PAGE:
CHICAGO – Wrigley Field always held a special appeal for Pat Tabler as he was growing up in Cincinnati, particularly on the rare occasions when he’d get to watch his beloved Reds on TV against the Chicago Cubs. Between the ivy, the constant day games and the bleacher bums, there was a mystique to the old yard on 1060 West Addison St. that other parks simply couldn’t offer.
That’s why he was particularly thrilled when the Cubs acquired him from the New York Yankees in the summer of 1981, with plans to promote him to the big-leagues once a players’ strike was resolved. And that’s why he was especially awed throughout a memorable debut Aug. 21, 1981 versus the visiting San Francisco Giants, a 4-3 loss that left him facing microphones for both good and bad reasons.
“I walk in before the game and I’m like, ‘Oh my God, I’m at Wrigley Field. There are the bleachers, the ivy, my first big-league game. This is unbelievable,’” says the longtime analyst on Sportsnet’s Toronto Blue Jays broadcasts. “Base hit my first time up. Again, this is unbelievable. I made a great play at second base. My mind was out of it.
“Fast forward to the eighth, it’s 3-3, bases loaded, two outs. Ground ball to Ivan de Jesus, the shortstop. He flips it to me, I catch it. Let’s go. Let’s win the game. I go running off the field and (third baseman) Kenny Reitz is like, ‘Stop, stop, stop!’ There was only one out and the winning run scored. We lost because I couldn’t concentrate on how many outs there were.”
Tabler played 60 games over parts of two seasons for the Cubs before he was dealt to the Cleveland Indians as part of a six-player trade, and he’s far from the only person to have a wild experience at Wrigley Field. Built in 1914, two years after Fenway Park, it’s baseball’s second-oldest stadium and the only place other than the Boston Red Sox’s stomping grounds to offer an authentic throwback setting.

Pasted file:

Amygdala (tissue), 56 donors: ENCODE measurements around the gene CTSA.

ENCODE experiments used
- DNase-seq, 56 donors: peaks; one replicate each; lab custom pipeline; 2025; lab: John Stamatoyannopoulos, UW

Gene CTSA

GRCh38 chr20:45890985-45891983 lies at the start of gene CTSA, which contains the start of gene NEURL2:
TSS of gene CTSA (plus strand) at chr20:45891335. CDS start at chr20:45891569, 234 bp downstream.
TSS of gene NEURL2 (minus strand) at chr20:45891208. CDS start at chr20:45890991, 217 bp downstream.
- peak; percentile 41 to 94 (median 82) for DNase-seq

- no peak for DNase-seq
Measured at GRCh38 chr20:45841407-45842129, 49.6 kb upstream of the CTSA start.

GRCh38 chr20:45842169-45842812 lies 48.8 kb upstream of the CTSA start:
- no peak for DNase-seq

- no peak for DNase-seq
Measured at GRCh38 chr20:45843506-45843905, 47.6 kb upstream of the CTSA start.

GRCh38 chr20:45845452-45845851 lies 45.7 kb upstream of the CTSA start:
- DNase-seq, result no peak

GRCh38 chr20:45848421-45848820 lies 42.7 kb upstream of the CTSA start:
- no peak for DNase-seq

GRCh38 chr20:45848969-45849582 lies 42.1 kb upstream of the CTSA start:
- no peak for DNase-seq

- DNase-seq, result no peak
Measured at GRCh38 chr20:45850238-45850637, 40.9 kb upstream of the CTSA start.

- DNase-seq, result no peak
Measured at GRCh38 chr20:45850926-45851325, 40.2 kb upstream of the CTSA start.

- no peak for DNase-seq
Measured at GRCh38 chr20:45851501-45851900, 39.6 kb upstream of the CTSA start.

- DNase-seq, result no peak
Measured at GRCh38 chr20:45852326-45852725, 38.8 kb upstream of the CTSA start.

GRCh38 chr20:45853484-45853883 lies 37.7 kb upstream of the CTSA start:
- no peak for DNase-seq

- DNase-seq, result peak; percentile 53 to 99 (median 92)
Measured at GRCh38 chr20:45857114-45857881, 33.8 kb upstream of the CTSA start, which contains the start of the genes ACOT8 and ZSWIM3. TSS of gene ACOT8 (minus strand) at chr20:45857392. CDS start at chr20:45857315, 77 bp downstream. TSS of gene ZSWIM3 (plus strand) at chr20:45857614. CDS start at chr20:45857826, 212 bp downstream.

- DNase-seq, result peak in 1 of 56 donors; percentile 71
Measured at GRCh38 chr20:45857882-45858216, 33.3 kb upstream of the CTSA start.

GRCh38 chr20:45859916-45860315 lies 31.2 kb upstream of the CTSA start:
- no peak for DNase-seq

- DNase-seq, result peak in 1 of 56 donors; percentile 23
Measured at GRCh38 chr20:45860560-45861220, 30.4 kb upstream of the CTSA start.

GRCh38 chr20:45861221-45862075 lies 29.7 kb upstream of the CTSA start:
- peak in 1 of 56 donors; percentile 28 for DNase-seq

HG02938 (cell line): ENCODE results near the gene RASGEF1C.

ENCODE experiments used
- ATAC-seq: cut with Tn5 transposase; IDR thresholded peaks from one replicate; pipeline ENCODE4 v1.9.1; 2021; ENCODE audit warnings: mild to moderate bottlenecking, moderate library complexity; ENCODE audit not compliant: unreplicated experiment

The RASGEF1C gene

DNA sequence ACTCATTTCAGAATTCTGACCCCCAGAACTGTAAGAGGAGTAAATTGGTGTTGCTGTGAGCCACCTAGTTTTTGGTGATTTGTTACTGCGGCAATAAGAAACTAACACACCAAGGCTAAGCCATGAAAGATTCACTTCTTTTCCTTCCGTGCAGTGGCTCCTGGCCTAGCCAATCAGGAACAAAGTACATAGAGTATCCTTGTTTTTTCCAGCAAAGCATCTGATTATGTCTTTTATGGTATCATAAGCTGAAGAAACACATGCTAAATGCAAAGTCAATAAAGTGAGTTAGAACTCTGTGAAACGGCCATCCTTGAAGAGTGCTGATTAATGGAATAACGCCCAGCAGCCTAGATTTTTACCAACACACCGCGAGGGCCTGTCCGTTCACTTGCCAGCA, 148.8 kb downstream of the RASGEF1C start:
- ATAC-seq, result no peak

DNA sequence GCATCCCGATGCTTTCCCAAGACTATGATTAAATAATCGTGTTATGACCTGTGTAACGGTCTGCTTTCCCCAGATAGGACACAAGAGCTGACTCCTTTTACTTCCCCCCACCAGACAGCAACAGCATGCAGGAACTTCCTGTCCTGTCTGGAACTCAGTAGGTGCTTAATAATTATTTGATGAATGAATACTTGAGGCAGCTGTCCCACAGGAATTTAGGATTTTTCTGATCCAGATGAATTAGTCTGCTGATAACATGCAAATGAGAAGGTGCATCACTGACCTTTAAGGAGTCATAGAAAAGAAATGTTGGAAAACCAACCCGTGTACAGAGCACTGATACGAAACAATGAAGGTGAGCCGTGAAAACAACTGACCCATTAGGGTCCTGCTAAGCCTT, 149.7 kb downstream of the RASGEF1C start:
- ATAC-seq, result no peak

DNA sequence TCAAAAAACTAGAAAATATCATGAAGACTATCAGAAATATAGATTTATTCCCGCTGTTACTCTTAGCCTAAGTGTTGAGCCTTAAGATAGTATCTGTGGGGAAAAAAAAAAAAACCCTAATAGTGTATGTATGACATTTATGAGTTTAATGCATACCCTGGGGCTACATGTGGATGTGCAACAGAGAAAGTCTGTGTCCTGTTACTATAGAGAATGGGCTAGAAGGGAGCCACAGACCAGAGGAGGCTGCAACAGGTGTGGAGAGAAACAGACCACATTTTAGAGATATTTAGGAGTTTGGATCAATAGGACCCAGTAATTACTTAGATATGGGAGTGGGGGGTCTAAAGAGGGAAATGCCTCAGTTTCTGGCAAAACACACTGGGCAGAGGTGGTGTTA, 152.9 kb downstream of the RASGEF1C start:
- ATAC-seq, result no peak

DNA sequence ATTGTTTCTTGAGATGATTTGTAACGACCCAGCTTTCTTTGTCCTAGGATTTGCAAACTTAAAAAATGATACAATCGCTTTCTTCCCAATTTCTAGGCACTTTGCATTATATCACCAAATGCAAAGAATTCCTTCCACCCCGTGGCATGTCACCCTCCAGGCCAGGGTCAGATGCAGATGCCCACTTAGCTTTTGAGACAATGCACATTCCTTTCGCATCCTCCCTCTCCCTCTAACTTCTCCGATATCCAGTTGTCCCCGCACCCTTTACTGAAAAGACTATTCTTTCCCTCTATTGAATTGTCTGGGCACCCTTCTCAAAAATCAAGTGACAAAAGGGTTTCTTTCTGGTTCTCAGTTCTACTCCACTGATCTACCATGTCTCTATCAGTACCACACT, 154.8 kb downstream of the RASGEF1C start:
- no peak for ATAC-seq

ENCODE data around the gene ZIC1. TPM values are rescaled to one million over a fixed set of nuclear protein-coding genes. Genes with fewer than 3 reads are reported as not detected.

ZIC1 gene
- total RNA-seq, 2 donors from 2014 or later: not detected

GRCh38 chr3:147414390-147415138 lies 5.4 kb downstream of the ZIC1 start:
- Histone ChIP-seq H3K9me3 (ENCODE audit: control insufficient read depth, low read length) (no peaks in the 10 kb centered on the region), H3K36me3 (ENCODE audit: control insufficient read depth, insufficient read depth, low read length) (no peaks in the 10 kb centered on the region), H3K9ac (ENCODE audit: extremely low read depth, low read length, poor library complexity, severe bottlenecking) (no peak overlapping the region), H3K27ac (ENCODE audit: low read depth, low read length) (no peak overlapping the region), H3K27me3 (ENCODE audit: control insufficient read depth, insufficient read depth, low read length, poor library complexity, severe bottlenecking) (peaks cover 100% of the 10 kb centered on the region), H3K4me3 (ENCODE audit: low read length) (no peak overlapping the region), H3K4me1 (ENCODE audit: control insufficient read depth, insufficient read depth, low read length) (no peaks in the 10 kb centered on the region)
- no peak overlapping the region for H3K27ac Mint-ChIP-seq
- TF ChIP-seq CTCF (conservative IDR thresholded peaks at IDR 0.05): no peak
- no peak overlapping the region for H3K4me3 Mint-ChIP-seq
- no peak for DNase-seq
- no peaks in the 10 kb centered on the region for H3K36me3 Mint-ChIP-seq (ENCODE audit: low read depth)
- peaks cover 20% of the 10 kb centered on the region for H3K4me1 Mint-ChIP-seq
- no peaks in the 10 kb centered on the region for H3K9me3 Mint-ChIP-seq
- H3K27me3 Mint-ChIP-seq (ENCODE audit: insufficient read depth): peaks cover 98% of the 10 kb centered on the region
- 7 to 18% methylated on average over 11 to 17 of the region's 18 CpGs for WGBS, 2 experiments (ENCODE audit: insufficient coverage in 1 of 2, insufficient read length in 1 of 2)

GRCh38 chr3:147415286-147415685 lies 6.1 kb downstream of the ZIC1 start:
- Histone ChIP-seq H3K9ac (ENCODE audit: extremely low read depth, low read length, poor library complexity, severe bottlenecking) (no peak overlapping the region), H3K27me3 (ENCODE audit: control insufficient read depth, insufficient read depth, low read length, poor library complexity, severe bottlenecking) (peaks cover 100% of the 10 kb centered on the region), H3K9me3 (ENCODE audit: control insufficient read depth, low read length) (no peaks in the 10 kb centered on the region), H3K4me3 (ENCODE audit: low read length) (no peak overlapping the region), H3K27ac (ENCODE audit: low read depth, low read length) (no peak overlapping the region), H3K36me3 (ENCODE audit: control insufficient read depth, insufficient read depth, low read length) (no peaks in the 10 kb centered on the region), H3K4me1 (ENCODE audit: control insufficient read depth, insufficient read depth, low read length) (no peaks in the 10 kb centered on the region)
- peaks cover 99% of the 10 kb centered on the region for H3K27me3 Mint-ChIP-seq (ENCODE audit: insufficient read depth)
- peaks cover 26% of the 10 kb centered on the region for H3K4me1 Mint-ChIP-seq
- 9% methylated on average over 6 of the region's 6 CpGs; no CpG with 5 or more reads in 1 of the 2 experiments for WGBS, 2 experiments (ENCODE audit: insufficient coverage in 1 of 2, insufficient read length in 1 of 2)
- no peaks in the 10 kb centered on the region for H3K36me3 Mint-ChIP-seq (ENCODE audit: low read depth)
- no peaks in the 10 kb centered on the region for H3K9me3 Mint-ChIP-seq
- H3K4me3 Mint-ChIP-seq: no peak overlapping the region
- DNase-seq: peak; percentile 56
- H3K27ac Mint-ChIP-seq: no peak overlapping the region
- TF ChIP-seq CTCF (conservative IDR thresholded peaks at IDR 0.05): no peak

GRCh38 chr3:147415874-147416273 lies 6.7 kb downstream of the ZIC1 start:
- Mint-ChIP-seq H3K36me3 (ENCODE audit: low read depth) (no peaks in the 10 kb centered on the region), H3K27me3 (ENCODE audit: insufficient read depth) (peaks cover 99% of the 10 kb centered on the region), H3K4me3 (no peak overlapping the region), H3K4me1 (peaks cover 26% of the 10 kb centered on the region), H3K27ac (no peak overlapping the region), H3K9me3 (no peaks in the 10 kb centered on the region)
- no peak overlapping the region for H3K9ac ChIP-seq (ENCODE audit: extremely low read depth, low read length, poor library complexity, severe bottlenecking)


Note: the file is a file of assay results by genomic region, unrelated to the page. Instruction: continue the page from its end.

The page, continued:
Wrigley is also romanticized more than any of the game’s other grand cathedrals, its unique features and quirks, highlighted by the ivy-covered brick walls of the outfield, lending itself to the imagination in ways that give it extra cache.
For those reasons the Blue Jays’ series at the Cubs that opens Friday – just their second-ever visit to the North Side and first since 2005 – is a destination weekend for the team’s well-travelled supporters.
“I always felt like Wrigley was a yard, but at turns it was also a museum, which is what’s cool about it,” says Blue Jays infielder Darwin Barney, who was drafted by the Cubs and played in a parts of five seasons with them. “People go there for a lot of different reasons. It’s a special place. It’s definitely irreplaceable. It’s going to be tough to ever move the Cubs from that stadium. For guys that have never been there, they’re going to feel something they don’t feel except maybe when we go to Fenway.”
Between Babe Ruth’s called shot, the Curse of the Billy Goat, Curse of the Black Cat, the late Harry Caray’s seventh-inning stretch sing-alongs, Lee Elia’s tirade, the unfortunate Steve Bartman incident and last year’s World Series championship after an 108-year drought, there is no shortage of Cubs lore that helps give Wrigley Field its character.
But like any stadium, it has also its tawdry traditions, as well, with one particular discontinued rite of passage for rookie big-leaguers that is especially fitting of that description.
At the intersection of Belmont Avenue and Sheridan Road, about two kilometres from Wrigley, is a statue of American Civil War general Philip Sheridan atop a horse, which sculptor Gutzon Borglum (creator of the Mt. Rushmore memorial) portrays down to the most intimate of detail. Along the way, someone felt making rookies decorate the horse’s delicates in team’s colours would make for some harmless, if not wholesome, fun, and a ritual was born.